He was extremely prolific, having published 37 plays, and a 38th named Sir Thomas More is listed by editor Charles Janson Sisson as “part authorship”
by Shakespeare along with a number of other contributors including playwright Thomas Dekker, one of Shakespeare’s contemporaries. He also published more than 150 sonnets and five long poems. Dekker might have written as many plays but they are hardly remembered today, nor did they enjoy the same attention as Shakespeare after the Restoration. Other more highly regarded contemporaries such as the university men or “university wits” like Ben Jonson, Christopher Marlowe or Thomas Kyd are still revered, and Marlowe is still admired as a genius. But none of them had the range and “infinite variety” of Shakespeare whose plays cover tragedies, comedies, history plays, Roman plays and “Problem Plays” (that are not very easily categorised).
In addition, Shakespeare’s fame and reputation are enhanced by his innovation and originality. During his time it was common practice for writers to draw from and use the works of others, and all the dramatists crafted plays from various sources. Marlowe, Kyd and Shakespeare all took stories and plots from other sources. But they were able to make these their own in the way they used them, and Shakespeare is particularly known from turning these sources into almost entirely new material.
Also they wrote in the long Renaissance period and the models that were popular and conventional were those Aristotelian types from the Greek and Roman classical era. However, a category of work emerged to be called Shakespearean Comedy and Shakespearean Tragedy, because of the way the Bard of Avon made these forms his own. He was never satisfied with the Aristotelian models and broke many of the conventions to shape drama that was not found in the work of others and could only be attributed to him.
It was the same with his poetry. Another reason for his unmatched and timeless reputation is the same inventiveness with which he stamped his authority on the poetic conventions. Again, it was the practice of all, including the best poets to use existing conventional forms such as the sonnet and such preoccupations as the Courtly Love tradition. Yet he took the English sonnet developed by Thomas Wyatt and Philip Sydney and created the Shakespearean sonnet. Once more that was because of the way he stamped his authority upon it and crafted it in unique ways.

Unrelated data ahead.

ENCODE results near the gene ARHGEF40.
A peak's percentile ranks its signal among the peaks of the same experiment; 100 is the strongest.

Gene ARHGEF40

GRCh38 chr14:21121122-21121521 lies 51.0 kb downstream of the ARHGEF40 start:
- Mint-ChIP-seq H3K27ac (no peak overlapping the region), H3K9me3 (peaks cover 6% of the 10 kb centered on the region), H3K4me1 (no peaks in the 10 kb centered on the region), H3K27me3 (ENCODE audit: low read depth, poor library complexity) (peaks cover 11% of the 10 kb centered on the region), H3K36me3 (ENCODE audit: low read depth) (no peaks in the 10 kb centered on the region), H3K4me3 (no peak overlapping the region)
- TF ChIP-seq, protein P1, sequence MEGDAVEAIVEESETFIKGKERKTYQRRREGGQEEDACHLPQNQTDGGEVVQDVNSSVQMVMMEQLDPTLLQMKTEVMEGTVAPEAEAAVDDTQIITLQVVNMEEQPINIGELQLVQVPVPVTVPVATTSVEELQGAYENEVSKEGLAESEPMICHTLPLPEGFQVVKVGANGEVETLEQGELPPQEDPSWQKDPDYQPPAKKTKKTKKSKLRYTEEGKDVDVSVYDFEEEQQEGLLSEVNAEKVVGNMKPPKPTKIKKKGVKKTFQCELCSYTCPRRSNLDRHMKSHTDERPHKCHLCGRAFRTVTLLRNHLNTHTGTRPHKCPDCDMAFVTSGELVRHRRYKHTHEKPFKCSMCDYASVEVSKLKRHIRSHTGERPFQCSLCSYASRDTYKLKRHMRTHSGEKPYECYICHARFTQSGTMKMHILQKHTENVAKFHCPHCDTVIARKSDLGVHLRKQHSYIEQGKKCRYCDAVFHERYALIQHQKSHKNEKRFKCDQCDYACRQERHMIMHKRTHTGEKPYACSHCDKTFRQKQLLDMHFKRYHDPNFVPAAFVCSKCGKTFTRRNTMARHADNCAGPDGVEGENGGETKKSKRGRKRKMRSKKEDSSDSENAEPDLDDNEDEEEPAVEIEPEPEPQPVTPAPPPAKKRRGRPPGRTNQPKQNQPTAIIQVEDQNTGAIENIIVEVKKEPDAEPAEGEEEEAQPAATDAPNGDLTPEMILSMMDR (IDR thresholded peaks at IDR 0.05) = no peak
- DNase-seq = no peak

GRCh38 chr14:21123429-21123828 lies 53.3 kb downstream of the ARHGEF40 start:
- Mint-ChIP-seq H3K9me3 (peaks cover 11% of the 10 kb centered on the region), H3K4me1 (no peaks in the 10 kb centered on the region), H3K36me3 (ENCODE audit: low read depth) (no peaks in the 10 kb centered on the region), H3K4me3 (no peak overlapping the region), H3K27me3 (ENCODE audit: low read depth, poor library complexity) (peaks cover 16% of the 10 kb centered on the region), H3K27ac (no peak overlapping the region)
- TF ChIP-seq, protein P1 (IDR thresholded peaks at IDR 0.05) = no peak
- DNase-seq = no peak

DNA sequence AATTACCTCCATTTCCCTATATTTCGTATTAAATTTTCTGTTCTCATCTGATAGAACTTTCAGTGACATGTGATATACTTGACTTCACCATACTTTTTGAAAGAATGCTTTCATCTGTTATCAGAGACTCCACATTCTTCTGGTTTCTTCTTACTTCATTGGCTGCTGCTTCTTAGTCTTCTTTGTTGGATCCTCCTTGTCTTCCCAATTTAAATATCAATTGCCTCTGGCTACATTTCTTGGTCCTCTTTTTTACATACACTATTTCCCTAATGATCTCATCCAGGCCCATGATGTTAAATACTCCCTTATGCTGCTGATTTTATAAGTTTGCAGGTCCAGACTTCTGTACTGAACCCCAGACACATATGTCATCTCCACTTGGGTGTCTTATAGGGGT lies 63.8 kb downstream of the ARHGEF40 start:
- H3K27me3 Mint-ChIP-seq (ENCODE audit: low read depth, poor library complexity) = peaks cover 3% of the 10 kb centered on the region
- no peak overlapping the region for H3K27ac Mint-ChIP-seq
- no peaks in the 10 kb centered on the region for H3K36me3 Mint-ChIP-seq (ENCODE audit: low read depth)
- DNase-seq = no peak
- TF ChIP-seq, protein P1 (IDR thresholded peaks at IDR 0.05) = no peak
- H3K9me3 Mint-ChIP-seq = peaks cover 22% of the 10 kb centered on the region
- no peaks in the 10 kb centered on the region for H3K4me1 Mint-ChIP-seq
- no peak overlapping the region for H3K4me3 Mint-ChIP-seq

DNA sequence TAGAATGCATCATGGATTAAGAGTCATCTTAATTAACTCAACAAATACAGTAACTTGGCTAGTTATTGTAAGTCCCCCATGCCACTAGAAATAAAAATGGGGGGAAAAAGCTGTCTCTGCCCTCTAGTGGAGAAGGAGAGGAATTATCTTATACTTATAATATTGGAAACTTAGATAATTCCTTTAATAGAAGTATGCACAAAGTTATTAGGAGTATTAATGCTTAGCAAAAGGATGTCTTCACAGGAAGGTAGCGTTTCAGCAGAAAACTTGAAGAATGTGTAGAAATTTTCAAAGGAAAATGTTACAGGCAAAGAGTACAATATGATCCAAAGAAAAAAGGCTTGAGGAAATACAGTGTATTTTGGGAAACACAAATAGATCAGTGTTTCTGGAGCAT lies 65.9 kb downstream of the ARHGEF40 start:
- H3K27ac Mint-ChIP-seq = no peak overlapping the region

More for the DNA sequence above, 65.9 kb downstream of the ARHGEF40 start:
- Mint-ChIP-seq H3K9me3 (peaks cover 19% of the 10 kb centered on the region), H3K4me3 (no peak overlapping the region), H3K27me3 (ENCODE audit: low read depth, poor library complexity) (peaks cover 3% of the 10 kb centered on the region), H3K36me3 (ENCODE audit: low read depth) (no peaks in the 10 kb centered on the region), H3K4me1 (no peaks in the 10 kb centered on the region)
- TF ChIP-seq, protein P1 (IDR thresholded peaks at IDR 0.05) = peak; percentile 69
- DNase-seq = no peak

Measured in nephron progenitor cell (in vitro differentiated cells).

The way in which as “one man” he “captured so much of what it means to be “human” accounts for much of his greatness and why he is immortal. But the range of his preoccupations and his contributions to thoughts and issues is vast. One can merely bullet-point a few examples such as his contribution to studies in post-colonialism through the comedy The Tempest with its discourse on colonialism, usurpation and conquest, masters and servants. That is only one of his many archetypes. He treats race, racism and “otherness” in Othello and Timon of Athens, attitudes to minorities in The Merchant of Venice, and many other of his works have inspired continuing discourse and inspired other works because of the way he treats large, important and ageless human issues.
He is perhaps the most quoted and quotable writer. Several idiomatic sayings, words of wisdom and phrases quoted from him have been so often used they are now clichés. Several of them and many coined words which became part of the English language were taken from his plays. That is an example of the great influence the Bard of Avon has had upon the world. It gives yet another indication of why such a great fuss is being made over his birthday.